Type 1 diabetes is also called “insulin-dependent diabetes” (even though other types of diabetes can also require insulin shots). 

Type 2 diabetes

Type 2 diabetes is the most common type of diabetes—of the estimated 37 million Americans with diabetes, 90–95% have type 2. It used to be called late-onset diabetes, because most people with the condition were diagnosed after 45 years old. However, children and teenagers are now developing this condition more often (Lawrence, 2021). 

In type 2 diabetes, the body still makes the insulin it needs (the pancreas is still working) but loses its ability to use it. The most common risk factors for this are genetics, obesity, and a sedentary lifestyle (USPSTF, 2021).

In the early stages of type 2 diabetes, oral medications like metformin are available to help your body use the insulin you have more effectively. Over time, the pancreas will release more insulin to try to lower blood sugars until the beta cells eventually burn out and stop making it. Treatment with synthetic insulin is necessary for this later stage of type 2 diabetes in some people (Petznick, 2011).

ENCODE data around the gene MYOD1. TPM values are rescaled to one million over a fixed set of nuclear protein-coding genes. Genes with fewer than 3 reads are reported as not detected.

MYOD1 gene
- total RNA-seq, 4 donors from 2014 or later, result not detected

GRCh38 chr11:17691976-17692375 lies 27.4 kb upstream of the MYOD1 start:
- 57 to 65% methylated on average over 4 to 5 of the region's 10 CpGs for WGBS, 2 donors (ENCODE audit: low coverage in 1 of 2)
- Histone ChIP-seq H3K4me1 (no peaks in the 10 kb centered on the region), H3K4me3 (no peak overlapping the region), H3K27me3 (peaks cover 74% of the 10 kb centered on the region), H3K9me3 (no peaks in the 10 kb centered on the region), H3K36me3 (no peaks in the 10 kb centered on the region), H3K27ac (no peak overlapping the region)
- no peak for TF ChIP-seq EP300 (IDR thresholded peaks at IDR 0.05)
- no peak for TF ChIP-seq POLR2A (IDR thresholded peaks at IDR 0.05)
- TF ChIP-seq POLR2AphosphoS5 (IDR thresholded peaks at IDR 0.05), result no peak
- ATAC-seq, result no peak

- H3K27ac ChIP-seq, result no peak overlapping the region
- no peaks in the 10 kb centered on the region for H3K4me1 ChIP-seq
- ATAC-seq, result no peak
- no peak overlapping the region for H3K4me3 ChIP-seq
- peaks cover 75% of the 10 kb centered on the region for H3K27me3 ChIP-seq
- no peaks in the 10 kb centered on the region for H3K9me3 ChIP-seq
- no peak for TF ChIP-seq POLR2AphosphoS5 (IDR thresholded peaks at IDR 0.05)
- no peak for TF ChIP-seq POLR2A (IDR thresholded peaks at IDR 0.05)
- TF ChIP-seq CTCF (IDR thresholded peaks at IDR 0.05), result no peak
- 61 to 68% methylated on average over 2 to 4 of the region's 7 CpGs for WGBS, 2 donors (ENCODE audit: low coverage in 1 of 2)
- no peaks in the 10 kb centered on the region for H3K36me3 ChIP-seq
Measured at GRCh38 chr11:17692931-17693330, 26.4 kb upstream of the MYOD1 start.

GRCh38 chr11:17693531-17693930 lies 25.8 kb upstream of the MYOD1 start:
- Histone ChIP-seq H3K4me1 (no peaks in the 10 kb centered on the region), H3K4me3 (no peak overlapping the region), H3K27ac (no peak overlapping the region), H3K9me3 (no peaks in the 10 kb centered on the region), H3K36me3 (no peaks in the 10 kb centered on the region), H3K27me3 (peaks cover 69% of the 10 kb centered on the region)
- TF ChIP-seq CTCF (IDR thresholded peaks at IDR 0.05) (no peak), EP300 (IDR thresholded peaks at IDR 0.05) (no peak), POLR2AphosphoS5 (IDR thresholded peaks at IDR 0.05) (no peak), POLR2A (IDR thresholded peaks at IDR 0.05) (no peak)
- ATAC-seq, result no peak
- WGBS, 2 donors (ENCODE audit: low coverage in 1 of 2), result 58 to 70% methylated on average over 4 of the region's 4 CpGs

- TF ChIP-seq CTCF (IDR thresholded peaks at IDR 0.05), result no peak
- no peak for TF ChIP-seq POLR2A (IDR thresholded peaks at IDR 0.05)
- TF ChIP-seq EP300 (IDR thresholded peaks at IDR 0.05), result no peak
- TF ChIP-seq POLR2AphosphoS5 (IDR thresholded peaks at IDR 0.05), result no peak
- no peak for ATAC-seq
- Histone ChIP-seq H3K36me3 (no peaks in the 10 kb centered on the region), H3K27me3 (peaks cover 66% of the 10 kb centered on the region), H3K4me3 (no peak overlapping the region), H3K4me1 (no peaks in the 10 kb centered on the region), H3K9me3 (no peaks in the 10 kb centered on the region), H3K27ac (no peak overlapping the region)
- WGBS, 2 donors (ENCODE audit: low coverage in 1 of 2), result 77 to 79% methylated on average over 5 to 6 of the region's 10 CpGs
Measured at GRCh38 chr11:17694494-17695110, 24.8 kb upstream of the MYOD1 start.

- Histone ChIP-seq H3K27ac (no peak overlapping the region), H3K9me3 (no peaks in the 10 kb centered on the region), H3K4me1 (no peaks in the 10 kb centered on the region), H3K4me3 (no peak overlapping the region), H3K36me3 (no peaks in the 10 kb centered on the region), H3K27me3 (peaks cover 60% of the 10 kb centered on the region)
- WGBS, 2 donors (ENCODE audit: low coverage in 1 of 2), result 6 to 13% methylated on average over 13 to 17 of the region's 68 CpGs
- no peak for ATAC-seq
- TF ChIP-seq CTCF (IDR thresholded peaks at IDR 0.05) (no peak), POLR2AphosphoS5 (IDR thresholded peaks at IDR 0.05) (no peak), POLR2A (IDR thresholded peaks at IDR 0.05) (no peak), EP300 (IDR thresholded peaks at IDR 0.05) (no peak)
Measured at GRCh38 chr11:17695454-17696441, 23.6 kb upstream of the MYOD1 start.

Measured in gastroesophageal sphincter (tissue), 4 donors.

Gestational diabetes

Gestational diabetes (GDM), or pregnancy diabetes, affects about 6% of all pregnancies in the U.S. Researchers don’t know precisely what causes GDM, but they suspect that hormone changes affect the body’s ability to make and use insulin. Untreated, GDM can cause health problems for both the mother and fetus (Garrison, 2015; Sapra, 2021).

Fortunately, you can treat most cases of GDM with diet and exercise alone. Many oral and injectable diabetes medications aren’t safe to take during pregnancy, so synthetic insulin injections are used if diet and exercise aren’t enough to control blood sugars (Garrison, 2015).